US economic growth expanded much faster in the first quarter than previously estimated

CNN/ Newswire | 6/29/2023, 10:10 a.m.
The US economy expanded at a much faster pace in the first three months of the year than previously estimated, …
A pedestrian carries shopping bags in the SoHo neighborhood of New York, on March 22. Mandatory Credit: Angus Mordant/Bloomberg/Getty Images

Originally Published: 29 JUN 23 08:47 ET

Updated: 29 JUN 23 09:48 ET

By Bryan Mena, CNN

Washington, DC (CNN) — The US economy expanded at a much faster pace in the first three months of the year than previously estimated, the Commerce Department reported on Thursday.

Gross domestic product, the broadest measure of economic output, rose by an annualized rate of 2% in the first quarter, up from the second estimate of 1.3%. That was also well above economists’ expectations of 1.4% rate, according to Refinitiv.

The department’s final estimate of first-quarter GDP reflected an upward revision to exports, consumer spending, state and local government spending, and investment from housing businesses, such as landlords. The new data showed that Americans spent more on services and less on goods, including a jump in spending on health care services. Consumer spending accounts for about two-thirds of economic output and the latest estimate incorporated data from the Commerce Department’s Quarterly Services Survey.

The revised trade flows contributed positively to GDP, with exports rising more than previously estimated while imports were revised down. Residential fixed investment — spending from housing businesses or landlords — had less of a drag on GDP. Nonresidential businesses cut back more than previously reported, specifically more on equipment purchases.

The final first-quarter GDP estimate shows that the US economy was in much better shape than previously thought, thanks to resilient US consumers, though economists say that momentum has slowed in recent months.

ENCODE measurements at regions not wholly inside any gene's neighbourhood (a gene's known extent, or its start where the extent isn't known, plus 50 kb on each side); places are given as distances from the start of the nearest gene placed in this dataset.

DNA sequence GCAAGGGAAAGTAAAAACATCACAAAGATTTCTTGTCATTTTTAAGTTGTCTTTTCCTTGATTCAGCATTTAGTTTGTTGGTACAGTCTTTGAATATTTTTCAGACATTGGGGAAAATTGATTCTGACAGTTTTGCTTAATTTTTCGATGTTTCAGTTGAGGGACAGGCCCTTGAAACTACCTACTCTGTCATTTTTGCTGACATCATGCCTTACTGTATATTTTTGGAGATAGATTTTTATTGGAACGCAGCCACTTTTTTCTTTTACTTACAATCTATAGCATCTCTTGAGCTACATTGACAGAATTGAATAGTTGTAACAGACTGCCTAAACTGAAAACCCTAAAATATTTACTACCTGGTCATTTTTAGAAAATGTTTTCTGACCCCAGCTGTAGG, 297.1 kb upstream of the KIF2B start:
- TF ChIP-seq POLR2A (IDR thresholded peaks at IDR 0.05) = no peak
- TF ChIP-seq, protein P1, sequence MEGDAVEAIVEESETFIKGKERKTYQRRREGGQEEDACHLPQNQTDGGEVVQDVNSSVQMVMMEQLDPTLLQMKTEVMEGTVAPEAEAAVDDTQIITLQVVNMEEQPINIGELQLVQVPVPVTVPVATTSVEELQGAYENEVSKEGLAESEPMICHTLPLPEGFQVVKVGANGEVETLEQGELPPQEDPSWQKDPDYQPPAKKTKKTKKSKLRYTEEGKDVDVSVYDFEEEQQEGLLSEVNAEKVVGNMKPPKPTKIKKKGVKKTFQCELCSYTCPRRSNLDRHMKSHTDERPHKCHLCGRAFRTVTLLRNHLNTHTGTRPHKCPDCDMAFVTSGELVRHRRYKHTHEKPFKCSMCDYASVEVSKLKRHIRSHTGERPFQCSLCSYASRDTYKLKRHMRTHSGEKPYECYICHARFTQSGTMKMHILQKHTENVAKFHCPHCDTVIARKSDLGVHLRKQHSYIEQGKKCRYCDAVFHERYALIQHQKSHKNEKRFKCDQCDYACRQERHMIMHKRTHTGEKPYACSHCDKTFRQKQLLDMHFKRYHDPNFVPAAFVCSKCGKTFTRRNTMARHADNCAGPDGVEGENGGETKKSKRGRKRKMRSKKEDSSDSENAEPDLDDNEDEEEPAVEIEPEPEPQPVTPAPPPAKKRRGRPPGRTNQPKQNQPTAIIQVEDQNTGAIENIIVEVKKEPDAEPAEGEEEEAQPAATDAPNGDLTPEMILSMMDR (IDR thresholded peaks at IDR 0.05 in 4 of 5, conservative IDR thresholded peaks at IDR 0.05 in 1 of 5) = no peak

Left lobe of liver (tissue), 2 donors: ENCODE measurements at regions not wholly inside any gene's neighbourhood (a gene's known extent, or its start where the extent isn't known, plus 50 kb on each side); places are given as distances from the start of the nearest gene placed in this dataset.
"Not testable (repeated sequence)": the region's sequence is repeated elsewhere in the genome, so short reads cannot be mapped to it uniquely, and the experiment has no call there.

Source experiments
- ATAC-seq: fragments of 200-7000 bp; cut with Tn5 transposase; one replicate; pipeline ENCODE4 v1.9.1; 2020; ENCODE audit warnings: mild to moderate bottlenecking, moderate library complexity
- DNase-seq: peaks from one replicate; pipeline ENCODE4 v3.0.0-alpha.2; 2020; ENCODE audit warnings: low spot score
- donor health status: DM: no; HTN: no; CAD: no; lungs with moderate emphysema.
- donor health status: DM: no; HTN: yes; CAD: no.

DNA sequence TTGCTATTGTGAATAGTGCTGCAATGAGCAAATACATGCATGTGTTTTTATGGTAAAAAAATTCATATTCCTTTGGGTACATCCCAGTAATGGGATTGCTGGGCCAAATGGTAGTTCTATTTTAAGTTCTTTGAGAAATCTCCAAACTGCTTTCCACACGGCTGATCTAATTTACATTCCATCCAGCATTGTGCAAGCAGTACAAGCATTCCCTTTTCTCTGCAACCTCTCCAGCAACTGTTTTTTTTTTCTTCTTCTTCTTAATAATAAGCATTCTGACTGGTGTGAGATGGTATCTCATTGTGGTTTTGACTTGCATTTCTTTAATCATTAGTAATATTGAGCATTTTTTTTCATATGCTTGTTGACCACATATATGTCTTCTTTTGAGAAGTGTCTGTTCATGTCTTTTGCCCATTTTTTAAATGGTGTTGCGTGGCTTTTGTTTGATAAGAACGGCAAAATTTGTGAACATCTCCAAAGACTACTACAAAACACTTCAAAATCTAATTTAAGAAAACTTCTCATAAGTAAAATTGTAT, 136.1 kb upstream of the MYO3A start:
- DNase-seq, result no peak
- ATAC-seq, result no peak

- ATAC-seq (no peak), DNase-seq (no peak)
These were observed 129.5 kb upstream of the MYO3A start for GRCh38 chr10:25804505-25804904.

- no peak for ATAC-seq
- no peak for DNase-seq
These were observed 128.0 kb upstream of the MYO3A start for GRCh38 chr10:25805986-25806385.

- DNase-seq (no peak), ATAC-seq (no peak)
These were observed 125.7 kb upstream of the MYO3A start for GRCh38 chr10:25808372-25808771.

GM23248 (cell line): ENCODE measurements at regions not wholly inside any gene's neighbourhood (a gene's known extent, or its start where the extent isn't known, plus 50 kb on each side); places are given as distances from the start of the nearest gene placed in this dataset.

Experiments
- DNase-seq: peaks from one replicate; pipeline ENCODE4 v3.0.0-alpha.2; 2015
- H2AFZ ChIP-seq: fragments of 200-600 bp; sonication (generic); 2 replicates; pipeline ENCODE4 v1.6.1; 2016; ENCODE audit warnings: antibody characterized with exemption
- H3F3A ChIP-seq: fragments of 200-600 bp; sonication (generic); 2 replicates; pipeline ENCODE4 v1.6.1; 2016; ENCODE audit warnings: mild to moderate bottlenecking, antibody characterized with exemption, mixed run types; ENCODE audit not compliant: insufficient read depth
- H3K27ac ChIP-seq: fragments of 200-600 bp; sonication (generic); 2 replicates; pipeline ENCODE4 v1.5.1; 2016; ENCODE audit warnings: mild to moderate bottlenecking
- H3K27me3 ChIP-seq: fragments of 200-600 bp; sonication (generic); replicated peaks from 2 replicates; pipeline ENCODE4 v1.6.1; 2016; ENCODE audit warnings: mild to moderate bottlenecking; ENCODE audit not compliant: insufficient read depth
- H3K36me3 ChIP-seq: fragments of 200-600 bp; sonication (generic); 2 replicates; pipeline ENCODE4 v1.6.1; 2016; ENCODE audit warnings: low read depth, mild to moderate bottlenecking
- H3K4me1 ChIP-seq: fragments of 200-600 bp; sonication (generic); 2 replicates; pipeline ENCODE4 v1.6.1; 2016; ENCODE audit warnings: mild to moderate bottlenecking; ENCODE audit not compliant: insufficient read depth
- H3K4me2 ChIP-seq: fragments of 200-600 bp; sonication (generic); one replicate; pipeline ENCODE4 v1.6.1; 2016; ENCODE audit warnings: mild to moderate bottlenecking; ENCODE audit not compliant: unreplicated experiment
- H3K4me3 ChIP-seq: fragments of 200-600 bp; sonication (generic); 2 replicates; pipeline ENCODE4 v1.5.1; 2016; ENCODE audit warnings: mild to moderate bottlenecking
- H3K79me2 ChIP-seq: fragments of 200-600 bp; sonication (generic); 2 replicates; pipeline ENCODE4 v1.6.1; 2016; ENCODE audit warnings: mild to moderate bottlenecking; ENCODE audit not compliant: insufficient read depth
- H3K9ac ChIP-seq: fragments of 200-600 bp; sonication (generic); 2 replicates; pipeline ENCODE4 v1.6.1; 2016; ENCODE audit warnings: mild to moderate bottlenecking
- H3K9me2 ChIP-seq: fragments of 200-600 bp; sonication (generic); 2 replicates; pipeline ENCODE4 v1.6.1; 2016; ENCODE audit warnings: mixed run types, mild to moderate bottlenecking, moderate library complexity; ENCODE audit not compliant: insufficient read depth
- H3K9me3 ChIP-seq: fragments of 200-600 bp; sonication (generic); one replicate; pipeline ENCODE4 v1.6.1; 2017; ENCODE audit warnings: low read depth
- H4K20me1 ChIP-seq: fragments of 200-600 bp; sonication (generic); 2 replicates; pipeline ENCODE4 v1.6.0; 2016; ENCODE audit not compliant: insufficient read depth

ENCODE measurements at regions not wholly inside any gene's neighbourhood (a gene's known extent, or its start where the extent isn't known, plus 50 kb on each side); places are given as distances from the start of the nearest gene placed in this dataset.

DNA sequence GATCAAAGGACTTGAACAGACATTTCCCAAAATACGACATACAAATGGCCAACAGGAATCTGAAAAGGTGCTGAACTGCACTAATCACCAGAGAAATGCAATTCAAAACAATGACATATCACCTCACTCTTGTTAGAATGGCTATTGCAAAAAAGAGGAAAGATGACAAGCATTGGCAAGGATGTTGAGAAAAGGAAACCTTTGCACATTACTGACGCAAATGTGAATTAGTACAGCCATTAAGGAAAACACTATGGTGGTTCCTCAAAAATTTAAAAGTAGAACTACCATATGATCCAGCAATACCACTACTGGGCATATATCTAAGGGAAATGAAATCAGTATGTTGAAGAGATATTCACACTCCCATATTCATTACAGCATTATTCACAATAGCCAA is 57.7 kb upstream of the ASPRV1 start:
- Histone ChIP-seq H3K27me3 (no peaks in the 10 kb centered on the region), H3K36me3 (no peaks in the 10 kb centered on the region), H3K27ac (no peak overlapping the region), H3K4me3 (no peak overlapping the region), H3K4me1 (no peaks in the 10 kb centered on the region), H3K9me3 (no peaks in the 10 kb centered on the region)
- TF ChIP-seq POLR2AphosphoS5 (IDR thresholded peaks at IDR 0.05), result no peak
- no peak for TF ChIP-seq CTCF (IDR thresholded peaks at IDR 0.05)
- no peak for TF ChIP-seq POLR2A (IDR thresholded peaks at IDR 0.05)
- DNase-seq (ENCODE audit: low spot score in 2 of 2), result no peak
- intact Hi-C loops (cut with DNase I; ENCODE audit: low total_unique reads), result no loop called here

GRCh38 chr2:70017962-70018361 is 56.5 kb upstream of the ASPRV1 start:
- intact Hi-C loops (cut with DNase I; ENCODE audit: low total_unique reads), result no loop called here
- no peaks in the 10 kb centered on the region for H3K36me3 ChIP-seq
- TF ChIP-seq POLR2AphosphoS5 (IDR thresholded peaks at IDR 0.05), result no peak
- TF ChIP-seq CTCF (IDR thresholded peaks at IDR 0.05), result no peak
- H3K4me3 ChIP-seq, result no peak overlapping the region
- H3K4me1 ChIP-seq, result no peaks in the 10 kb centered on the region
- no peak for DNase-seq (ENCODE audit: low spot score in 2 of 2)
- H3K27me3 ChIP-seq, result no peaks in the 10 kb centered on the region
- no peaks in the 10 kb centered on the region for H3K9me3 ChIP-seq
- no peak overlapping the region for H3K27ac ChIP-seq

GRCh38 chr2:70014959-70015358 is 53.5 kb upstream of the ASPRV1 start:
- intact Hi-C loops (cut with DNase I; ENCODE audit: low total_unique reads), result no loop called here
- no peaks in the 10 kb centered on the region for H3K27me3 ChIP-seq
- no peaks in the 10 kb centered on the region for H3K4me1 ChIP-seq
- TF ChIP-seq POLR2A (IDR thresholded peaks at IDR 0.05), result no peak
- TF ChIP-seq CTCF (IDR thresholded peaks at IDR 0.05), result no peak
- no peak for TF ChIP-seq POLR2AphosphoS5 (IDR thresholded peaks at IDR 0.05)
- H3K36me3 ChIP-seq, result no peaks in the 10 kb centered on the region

“While consumers are still spending, they are exercising more discretion as lingering inflation and the Federal Reserve’s tightening cycle take their toll,” wrote Gregory Daco, chief economist at Ernst & Young, in an analyst note. “We still believe a recession is more likely than not, but we have lowered our recession odds to 55%, and if it were to materialize it would have unique characteristics.”

The Fed kept its key federal funds rate steady at a range of 5-5.25% earlier this month, though most officials expect to hike rates two more times this year to successfully tamp down any lingering inflationary pressures.

And that’s on the backdrop of banks toughening their lending standards, inflation still hovering above the Fed’s 2% target, student loan payments restarting later this year, and the labor market steadily cooling. Consumers are facing a challenging economic landscape in the future, but many economists, including Fed Chair Jerome Powell, have lauded the resilience of the US economy.

And consumers might spend a bit more as the still try to recoup lost time or secure purchases they previously weren’t able to.

“Consumers who still have discretionary dollars to put to use are still spending them either on on new autos, which weren’t available in the last two years because of the chip shortage, or spending them on services, the face-to-face economy where a lot of plans got derailed by the pandemic,” Bill Adams, chief economist at Comerica Bank, told CNN.